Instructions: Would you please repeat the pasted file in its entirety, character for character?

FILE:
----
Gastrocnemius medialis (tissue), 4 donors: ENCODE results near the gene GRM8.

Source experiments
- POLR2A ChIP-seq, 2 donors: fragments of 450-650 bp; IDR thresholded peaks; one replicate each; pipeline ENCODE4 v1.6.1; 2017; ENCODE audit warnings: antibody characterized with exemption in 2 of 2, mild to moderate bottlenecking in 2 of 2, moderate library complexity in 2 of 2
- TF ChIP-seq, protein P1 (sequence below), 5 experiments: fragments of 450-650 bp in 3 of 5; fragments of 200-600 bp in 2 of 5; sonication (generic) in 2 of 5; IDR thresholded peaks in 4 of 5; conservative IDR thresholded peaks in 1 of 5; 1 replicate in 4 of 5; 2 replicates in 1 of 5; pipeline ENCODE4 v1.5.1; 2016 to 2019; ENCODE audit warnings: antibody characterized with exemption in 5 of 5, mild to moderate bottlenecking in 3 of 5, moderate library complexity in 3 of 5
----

Gastrocnemius medialis (tissue), 4 donors: ENCODE results near the gene GRM8.

Source experiments
- POLR2A ChIP-seq, 2 donors: fragments of 450-650 bp; IDR thresholded peaks; one replicate each; pipeline ENCODE4 v1.6.1; 2017; ENCODE audit warnings: antibody characterized with exemption in 2 of 2, mild to moderate bottlenecking in 2 of 2, moderate library complexity in 2 of 2
- TF ChIP-seq, protein P1 (sequence below), 5 experiments: fragments of 450-650 bp in 3 of 5; fragments of 200-600 bp in 2 of 5; sonication (generic) in 2 of 5; IDR thresholded peaks in 4 of 5; conservative IDR thresholded peaks in 1 of 5; 1 replicate in 4 of 5; 2 replicates in 1 of 5; pipeline ENCODE4 v1.5.1; 2016 to 2019; ENCODE audit warnings: antibody characterized with exemption in 5 of 5, mild to moderate bottlenecking in 3 of 5, moderate library complexity in 3 of 5